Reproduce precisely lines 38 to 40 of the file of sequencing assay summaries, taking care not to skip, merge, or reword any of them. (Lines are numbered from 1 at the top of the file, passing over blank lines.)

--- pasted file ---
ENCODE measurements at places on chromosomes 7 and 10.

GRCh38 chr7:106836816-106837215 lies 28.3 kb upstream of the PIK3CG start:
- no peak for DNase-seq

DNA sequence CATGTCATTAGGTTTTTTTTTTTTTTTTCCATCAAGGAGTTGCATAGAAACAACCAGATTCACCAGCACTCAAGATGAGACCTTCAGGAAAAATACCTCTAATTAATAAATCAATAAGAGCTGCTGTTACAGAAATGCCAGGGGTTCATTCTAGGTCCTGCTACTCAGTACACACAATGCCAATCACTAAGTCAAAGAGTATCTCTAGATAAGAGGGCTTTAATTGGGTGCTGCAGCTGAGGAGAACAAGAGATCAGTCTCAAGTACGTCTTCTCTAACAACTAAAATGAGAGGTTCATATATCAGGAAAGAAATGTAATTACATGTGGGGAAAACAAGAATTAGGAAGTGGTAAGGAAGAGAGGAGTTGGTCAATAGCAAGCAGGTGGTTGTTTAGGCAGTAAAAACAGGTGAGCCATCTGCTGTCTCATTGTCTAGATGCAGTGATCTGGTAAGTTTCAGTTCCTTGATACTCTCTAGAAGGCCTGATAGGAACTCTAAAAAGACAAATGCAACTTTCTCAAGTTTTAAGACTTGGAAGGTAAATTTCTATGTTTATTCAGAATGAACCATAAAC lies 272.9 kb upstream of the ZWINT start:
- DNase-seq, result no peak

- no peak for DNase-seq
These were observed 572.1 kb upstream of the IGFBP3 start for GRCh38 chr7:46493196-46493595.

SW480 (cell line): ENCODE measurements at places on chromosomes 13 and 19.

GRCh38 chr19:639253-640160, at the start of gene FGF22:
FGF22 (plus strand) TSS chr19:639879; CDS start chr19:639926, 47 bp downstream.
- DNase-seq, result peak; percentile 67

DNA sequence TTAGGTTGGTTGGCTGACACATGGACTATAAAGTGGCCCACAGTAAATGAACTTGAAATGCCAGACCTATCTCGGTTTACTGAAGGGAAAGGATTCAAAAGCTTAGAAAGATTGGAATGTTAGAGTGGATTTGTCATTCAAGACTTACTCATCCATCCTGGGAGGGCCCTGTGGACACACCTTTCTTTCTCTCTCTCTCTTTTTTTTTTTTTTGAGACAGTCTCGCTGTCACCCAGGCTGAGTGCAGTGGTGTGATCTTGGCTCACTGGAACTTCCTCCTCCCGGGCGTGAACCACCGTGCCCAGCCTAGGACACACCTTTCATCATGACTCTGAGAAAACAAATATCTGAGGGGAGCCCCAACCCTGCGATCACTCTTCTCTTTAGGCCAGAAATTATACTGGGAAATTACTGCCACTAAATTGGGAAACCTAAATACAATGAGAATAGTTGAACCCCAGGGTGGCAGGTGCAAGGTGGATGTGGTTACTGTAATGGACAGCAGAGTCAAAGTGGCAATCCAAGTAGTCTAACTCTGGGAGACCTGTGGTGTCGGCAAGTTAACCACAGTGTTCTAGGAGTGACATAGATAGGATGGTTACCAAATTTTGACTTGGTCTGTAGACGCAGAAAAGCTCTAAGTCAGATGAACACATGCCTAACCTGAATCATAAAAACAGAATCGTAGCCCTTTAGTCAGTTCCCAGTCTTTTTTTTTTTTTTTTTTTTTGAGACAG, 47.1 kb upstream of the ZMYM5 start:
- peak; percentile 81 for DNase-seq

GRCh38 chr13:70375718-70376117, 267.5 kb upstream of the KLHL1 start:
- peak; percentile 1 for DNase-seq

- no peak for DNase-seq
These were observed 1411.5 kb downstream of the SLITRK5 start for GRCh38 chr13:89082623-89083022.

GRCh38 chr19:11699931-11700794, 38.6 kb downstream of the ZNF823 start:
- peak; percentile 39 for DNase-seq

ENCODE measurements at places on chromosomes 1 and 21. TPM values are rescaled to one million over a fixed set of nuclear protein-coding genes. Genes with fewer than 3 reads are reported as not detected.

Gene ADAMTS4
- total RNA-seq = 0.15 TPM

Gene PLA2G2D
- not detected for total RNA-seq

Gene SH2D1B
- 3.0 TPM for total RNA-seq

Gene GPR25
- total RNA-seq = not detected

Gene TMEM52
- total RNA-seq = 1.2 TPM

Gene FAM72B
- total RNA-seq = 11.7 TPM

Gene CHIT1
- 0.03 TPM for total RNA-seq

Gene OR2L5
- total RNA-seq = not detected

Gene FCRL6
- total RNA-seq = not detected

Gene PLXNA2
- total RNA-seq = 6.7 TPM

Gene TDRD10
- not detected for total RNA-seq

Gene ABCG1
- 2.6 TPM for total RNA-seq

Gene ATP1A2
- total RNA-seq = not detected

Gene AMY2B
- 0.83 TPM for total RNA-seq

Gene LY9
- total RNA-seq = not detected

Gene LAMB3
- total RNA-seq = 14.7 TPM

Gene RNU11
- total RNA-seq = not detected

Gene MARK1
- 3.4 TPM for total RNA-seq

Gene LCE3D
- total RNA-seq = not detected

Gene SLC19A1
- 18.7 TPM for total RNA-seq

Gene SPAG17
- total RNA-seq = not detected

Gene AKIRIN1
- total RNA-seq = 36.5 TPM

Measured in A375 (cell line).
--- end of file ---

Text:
- total RNA-seq = not detected

Gene PLXNA2
- total RNA-seq = 6.7 TPM